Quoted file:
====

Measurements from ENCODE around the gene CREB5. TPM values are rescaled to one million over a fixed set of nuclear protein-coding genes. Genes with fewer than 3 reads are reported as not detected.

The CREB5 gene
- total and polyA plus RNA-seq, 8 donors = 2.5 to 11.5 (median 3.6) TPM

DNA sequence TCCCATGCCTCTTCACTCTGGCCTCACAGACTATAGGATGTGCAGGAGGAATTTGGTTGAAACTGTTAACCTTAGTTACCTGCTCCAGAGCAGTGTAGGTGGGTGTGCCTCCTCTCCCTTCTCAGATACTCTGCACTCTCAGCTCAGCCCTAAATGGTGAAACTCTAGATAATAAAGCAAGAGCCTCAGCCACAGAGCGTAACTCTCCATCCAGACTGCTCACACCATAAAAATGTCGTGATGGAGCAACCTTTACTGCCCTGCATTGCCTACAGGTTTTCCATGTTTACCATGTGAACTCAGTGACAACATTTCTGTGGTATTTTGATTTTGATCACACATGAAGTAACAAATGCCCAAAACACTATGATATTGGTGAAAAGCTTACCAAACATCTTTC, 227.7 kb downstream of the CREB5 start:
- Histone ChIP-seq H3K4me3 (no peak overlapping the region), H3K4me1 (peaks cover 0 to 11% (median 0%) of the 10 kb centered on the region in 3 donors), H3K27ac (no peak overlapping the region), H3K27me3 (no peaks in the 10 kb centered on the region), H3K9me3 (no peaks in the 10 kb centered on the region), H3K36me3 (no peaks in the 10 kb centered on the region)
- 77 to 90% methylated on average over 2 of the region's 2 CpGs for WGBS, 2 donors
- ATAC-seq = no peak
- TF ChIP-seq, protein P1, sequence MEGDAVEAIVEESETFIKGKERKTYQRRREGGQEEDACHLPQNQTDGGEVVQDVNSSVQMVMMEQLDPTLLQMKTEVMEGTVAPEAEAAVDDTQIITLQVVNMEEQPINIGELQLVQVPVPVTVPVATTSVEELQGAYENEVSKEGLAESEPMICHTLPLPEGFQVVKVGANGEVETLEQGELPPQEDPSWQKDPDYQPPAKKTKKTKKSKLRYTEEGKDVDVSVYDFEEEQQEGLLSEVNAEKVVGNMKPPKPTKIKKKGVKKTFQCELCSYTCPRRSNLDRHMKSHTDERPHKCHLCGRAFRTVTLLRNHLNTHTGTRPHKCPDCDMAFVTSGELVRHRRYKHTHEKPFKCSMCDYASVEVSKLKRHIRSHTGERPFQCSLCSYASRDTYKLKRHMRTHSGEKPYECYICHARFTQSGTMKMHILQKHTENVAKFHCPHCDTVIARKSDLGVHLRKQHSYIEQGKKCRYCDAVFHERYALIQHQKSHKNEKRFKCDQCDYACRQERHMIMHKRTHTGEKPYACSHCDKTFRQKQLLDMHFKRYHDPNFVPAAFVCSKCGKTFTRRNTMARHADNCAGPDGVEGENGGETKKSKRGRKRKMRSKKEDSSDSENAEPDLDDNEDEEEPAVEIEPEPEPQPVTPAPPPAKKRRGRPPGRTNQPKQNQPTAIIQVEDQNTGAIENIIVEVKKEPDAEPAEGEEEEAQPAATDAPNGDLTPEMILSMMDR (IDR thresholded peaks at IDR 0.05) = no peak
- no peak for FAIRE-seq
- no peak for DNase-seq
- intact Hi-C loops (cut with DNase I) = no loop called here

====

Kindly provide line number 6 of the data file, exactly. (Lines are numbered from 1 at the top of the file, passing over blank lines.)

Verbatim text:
- 77 to 90% methylated on average over 2 of the region's 2 CpGs for WGBS, 2 donors